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Europe
UK's ruling coalition begins work
Historic alliance between Conservative party and Liberal Democrats formally starts.
Last Modified: 14 May 2010 10:23 GMT


The Conservative party and Liberal Democrats differ on several major policy issues

Britain's first coalition government since 1945 has begun setting out its main policy goals, with tackling the country's record budget deficit high on the agenda.

David Cameron, the new prime minister, and his coalition partner Nick Clegg said they planned to sort out the country's economy as they hailed their alliance as a new era of politics.

"We want to give the country good government, we want to sort out the problems of the debt and the deficit and the problems in public services," Cameron said at a joint press conference.

Clegg added that the government was "underpinned by a common purpose" to "restore stability to our economy but also giving power back to people".

Earlier in the day Cameron promised that the alliance would be a "full and proper" coalition between the two parties.

The Liberal Democrats, who came third in last week's inconclusive election, have been given five cabinet seats, with Clegg taking the role of deputy prime minister.

The new government is hoping to reduce Britain's record $236bn deficit, as the European Union highlighted the need for "common responses" to economic crises.

'Different politics'

George Osborne, the new finance minister, said the government planned "long-term structural reforms of the banking system, of education and of welfare so that we have an economy that works for everyone".

special report



Final results
Conservative: 306
Labour: 258
Liberal Democrat: 57
Other: 28

The coalition was formed after no party managed to gain a clear parliamentary majority in the May 6 election.

But Cameron, whose party won the most seats in the poll, announced his party would be joining forces with the Liberal Democrats after Gordon Brown resigned from his post as prime minister on Tuesday evening.

Brown stood down after Labour failed to clinch a deal with the Liberal Democrats.

Cameron said the new alliance would not just be a new government but a "new politics".

"Working together, I know we can take the country through those difficult
decisions to better times ahead.

"But today we are not just announcing a new government, and new ministers. We are announcing a new politics."

Alan Fisher, Al Jazeera's correspondent in London, said the coalition would provide a "different way of looking at politics".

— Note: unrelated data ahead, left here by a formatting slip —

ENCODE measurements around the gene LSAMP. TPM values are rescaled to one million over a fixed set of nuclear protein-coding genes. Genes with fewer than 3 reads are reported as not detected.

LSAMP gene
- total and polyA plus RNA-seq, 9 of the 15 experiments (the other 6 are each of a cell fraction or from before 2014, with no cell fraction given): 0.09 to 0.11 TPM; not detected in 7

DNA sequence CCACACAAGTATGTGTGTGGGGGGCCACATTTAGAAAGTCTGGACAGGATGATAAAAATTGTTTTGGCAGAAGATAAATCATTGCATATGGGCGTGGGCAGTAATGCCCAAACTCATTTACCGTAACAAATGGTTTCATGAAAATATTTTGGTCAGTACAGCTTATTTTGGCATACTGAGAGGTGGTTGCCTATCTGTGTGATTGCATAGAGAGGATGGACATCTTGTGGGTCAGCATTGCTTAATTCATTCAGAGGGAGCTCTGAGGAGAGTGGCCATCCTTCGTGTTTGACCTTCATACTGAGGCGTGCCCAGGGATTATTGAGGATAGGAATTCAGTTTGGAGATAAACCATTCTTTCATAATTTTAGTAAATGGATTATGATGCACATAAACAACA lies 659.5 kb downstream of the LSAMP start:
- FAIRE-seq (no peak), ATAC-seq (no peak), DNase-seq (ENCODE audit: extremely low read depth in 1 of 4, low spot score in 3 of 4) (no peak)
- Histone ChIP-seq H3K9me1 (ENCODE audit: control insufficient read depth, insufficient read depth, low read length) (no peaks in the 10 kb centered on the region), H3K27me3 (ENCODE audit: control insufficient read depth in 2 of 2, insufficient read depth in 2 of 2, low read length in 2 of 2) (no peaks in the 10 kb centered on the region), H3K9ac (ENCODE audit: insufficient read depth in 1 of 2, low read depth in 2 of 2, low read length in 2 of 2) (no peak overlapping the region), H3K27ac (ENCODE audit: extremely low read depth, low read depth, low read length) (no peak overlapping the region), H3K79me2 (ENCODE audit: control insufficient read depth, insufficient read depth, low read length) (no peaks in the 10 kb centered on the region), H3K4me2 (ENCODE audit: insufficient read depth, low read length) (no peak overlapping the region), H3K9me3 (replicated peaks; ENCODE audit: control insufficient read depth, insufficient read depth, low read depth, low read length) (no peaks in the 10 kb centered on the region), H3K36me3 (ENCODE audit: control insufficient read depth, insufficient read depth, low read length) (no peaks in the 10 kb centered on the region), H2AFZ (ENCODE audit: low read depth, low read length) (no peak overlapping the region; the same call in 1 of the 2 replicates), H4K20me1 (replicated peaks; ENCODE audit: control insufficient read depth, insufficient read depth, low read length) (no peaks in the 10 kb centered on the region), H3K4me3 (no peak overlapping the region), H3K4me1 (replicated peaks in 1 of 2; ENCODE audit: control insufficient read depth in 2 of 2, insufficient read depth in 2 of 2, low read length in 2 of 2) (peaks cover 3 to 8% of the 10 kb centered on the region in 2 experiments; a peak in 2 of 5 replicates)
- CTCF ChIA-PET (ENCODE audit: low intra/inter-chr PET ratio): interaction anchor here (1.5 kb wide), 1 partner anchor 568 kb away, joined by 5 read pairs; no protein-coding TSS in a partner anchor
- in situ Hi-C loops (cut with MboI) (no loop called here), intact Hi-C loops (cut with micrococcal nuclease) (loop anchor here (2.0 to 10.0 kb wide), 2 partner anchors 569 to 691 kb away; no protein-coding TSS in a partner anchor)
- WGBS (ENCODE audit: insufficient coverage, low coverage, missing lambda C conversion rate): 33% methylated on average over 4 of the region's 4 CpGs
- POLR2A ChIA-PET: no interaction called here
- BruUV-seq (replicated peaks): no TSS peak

"No more is there going to be this Punch and Judy style of politics - there will be compromise.

"Maybe this is a way of looking differently at politics. But the bookmakerss and Labour are giving them no more than two years at the most."

Cabinet posts

A number of cabinet positions were announced on Wednesday, including William Hague, a former Conservative leader, to serve as foreign minister and Liam Fox as defence minister.

Theresa May, previously shadow work and pensions secretary, has been appointed as interior minister.

Vince Cable, the Liberal Democrats economic spokesman, will become the government's banking minister and Chris Huhne, another Liberal Democrat MP, will take on the role of environment secretary.

Markets had been impatient to see an end to the uncertainty thrown up by last week's election and Britain's sterling currency rose against the dollar and the euro as Cameron spoke.

But some in the finance industry have expressed doubts about Osborne, an untested cabinet minister, becoming chancellor at a time when the economy is emerging from the worst recession since the Second World War.

EU concerns

Barack Obama, the US president, was one of the first world leaders to congratulate Cameron on his appointment, affirming the two countries' "special relationship".

The leaders of Germany and France also congratulated the new prime minister, while the European Commission underlined the need for common responses to economic challenges in a congratulatory note to Cameron.

Clegg, right, is considered a bigger supporter of the EU than Cameron, left [Reuters]

Many European leaders are wary of the prime minister's centre-right Conservatives coming to power because they are more hostile to the 27-country European Union than the outgoing Labour party.

Jose Manuel Barroso, president of the EU executive, said Cameron's government faced difficult choices in difficult times but he was confident it would chart the right course to steer Britain out of crisis and towards sustainable growth.

Cameron is widely expected to want to show more eurosceptic members of his party that he will defend Britain's interests strongly in the EU.

But the new government could face internal problems over Europe, as Clegg, once a member of the European parliament, has long been a supporter of the EU.

Source:
Al Jazeera and agencies
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